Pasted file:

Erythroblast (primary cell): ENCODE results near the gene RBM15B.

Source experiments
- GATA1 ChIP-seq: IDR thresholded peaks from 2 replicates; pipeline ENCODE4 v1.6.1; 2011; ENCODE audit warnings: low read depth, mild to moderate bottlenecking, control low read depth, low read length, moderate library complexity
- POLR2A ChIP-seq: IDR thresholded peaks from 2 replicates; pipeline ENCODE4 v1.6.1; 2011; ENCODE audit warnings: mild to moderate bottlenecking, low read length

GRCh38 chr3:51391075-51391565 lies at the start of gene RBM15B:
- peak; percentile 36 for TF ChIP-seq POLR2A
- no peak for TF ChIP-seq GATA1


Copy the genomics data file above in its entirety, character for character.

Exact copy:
Erythroblast (primary cell): ENCODE results near the gene RBM15B.

Source experiments
- GATA1 ChIP-seq: IDR thresholded peaks from 2 replicates; pipeline ENCODE4 v1.6.1; 2011; ENCODE audit warnings: low read depth, mild to moderate bottlenecking, control low read depth, low read length, moderate library complexity
- POLR2A ChIP-seq: IDR thresholded peaks from 2 replicates; pipeline ENCODE4 v1.6.1; 2011; ENCODE audit warnings: mild to moderate bottlenecking, low read length

GRCh38 chr3:51391075-51391565 lies at the start of gene RBM15B:
- peak; percentile 36 for TF ChIP-seq POLR2A
- no peak for TF ChIP-seq GATA1